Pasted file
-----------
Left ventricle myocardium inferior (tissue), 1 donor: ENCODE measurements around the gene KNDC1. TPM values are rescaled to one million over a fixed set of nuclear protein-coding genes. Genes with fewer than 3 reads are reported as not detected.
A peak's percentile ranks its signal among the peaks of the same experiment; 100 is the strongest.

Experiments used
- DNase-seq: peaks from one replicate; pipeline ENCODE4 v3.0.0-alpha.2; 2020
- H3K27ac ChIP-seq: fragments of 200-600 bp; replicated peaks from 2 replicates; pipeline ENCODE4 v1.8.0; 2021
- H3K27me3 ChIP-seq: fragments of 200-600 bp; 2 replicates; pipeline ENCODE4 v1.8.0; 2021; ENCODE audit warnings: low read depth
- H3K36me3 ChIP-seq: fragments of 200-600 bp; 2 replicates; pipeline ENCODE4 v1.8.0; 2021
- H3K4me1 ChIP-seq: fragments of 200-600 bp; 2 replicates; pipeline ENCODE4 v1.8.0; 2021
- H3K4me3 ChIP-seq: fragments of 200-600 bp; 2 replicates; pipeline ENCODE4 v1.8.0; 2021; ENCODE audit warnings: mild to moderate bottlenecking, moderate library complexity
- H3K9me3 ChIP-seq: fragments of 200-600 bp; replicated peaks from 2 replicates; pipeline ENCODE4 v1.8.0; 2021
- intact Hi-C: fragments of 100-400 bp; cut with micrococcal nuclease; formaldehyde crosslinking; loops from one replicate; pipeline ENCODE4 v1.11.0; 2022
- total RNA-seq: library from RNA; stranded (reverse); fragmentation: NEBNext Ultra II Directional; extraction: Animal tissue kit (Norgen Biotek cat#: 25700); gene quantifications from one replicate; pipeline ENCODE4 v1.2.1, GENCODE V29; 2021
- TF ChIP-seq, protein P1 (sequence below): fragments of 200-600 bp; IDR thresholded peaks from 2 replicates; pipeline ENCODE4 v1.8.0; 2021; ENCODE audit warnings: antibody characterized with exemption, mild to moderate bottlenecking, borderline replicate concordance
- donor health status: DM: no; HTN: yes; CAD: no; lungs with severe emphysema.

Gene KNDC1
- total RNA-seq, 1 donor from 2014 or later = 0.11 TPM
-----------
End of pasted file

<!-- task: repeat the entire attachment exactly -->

Left ventricle myocardium inferior (tissue), 1 donor: ENCODE measurements around the gene KNDC1. TPM values are rescaled to one million over a fixed set of nuclear protein-coding genes. Genes with fewer than 3 reads are reported as not detected.
A peak's percentile ranks its signal among the peaks of the same experiment; 100 is the strongest.

Experiments used
- DNase-seq: peaks from one replicate; pipeline ENCODE4 v3.0.0-alpha.2; 2020
- H3K27ac ChIP-seq: fragments of 200-600 bp; replicated peaks from 2 replicates; pipeline ENCODE4 v1.8.0; 2021
- H3K27me3 ChIP-seq: fragments of 200-600 bp; 2 replicates; pipeline ENCODE4 v1.8.0; 2021; ENCODE audit warnings: low read depth
- H3K36me3 ChIP-seq: fragments of 200-600 bp; 2 replicates; pipeline ENCODE4 v1.8.0; 2021
- H3K4me1 ChIP-seq: fragments of 200-600 bp; 2 replicates; pipeline ENCODE4 v1.8.0; 2021
- H3K4me3 ChIP-seq: fragments of 200-600 bp; 2 replicates; pipeline ENCODE4 v1.8.0; 2021; ENCODE audit warnings: mild to moderate bottlenecking, moderate library complexity
- H3K9me3 ChIP-seq: fragments of 200-600 bp; replicated peaks from 2 replicates; pipeline ENCODE4 v1.8.0; 2021
- intact Hi-C: fragments of 100-400 bp; cut with micrococcal nuclease; formaldehyde crosslinking; loops from one replicate; pipeline ENCODE4 v1.11.0; 2022
- total RNA-seq: library from RNA; stranded (reverse); fragmentation: NEBNext Ultra II Directional; extraction: Animal tissue kit (Norgen Biotek cat#: 25700); gene quantifications from one replicate; pipeline ENCODE4 v1.2.1, GENCODE V29; 2021
- TF ChIP-seq, protein P1 (sequence below): fragments of 200-600 bp; IDR thresholded peaks from 2 replicates; pipeline ENCODE4 v1.8.0; 2021; ENCODE audit warnings: antibody characterized with exemption, mild to moderate bottlenecking, borderline replicate concordance
- donor health status: DM: no; HTN: yes; CAD: no; lungs with severe emphysema.

Gene KNDC1
- total RNA-seq, 1 donor from 2014 or later = 0.11 TPM